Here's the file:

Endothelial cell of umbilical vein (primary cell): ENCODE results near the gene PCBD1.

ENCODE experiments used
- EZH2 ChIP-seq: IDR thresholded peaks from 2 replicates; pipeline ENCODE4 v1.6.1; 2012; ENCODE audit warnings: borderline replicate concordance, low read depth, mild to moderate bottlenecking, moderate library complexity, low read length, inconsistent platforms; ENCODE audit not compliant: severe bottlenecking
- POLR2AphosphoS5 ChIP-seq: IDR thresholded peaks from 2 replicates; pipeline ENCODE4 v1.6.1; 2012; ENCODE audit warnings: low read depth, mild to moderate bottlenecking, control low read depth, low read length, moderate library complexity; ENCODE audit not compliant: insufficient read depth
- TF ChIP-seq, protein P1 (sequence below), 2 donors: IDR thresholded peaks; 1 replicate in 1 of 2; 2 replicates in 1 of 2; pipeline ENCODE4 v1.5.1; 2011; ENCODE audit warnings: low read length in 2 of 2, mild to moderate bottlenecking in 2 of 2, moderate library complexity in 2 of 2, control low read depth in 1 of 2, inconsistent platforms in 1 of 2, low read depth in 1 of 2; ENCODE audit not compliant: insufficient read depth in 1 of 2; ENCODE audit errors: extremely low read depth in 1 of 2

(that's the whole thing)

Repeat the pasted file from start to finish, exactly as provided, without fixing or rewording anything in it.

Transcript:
Endothelial cell of umbilical vein (primary cell): ENCODE results near the gene PCBD1.

ENCODE experiments used
- EZH2 ChIP-seq: IDR thresholded peaks from 2 replicates; pipeline ENCODE4 v1.6.1; 2012; ENCODE audit warnings: borderline replicate concordance, low read depth, mild to moderate bottlenecking, moderate library complexity, low read length, inconsistent platforms; ENCODE audit not compliant: severe bottlenecking
- POLR2AphosphoS5 ChIP-seq: IDR thresholded peaks from 2 replicates; pipeline ENCODE4 v1.6.1; 2012; ENCODE audit warnings: low read depth, mild to moderate bottlenecking, control low read depth, low read length, moderate library complexity; ENCODE audit not compliant: insufficient read depth
- TF ChIP-seq, protein P1 (sequence below), 2 donors: IDR thresholded peaks; 1 replicate in 1 of 2; 2 replicates in 1 of 2; pipeline ENCODE4 v1.5.1; 2011; ENCODE audit warnings: low read length in 2 of 2, mild to moderate bottlenecking in 2 of 2, moderate library complexity in 2 of 2, control low read depth in 1 of 2, inconsistent platforms in 1 of 2, low read depth in 1 of 2; ENCODE audit not compliant: insufficient read depth in 1 of 2; ENCODE audit errors: extremely low read depth in 1 of 2